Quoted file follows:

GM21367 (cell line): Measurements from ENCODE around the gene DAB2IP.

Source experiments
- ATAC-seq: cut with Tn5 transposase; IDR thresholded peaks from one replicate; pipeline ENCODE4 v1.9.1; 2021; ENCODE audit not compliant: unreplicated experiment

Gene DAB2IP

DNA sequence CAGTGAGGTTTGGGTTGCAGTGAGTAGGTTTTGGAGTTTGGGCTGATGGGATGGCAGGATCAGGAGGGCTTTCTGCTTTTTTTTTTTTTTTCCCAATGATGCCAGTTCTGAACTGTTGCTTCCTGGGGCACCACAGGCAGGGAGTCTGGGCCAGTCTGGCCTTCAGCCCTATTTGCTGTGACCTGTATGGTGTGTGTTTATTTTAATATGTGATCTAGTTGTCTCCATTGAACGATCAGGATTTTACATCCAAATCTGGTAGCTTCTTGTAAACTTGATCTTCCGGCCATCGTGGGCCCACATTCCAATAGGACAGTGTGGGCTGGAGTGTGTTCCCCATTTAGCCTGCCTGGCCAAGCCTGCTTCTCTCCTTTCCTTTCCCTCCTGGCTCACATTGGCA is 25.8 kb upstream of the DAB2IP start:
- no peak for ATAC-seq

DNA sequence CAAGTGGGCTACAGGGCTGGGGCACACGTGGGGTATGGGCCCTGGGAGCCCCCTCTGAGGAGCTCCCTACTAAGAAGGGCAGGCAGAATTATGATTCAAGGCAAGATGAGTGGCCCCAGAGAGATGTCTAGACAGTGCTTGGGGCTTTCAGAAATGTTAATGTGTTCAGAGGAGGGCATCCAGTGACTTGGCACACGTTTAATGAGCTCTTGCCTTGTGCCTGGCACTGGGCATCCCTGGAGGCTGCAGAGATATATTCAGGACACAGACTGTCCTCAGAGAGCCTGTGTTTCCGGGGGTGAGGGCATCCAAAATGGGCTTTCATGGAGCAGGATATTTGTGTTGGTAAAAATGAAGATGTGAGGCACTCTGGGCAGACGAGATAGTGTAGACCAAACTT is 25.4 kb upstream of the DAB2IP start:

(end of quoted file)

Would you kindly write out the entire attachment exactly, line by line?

GM21367 (cell line): Measurements from ENCODE around the gene DAB2IP.

Source experiments
- ATAC-seq: cut with Tn5 transposase; IDR thresholded peaks from one replicate; pipeline ENCODE4 v1.9.1; 2021; ENCODE audit not compliant: unreplicated experiment

Gene DAB2IP

DNA sequence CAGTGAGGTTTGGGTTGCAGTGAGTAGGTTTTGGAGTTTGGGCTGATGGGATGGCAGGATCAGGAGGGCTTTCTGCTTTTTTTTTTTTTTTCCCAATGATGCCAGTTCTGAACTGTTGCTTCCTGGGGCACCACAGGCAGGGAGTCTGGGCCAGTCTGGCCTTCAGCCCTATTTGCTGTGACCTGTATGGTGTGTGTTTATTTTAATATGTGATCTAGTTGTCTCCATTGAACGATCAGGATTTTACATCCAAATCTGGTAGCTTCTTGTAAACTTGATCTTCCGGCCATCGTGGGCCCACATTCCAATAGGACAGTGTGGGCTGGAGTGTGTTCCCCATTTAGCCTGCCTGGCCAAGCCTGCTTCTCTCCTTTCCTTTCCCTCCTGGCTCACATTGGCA is 25.8 kb upstream of the DAB2IP start:
- no peak for ATAC-seq

DNA sequence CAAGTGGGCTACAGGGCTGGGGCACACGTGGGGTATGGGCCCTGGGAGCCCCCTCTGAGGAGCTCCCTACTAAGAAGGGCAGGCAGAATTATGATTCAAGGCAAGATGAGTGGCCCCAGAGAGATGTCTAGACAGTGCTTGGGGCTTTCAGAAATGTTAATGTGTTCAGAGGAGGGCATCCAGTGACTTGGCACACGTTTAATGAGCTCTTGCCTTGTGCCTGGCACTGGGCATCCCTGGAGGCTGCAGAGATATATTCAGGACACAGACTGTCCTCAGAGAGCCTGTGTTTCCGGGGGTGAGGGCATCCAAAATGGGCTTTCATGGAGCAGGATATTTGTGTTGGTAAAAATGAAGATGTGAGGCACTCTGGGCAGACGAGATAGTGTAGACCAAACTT is 25.4 kb upstream of the DAB2IP start: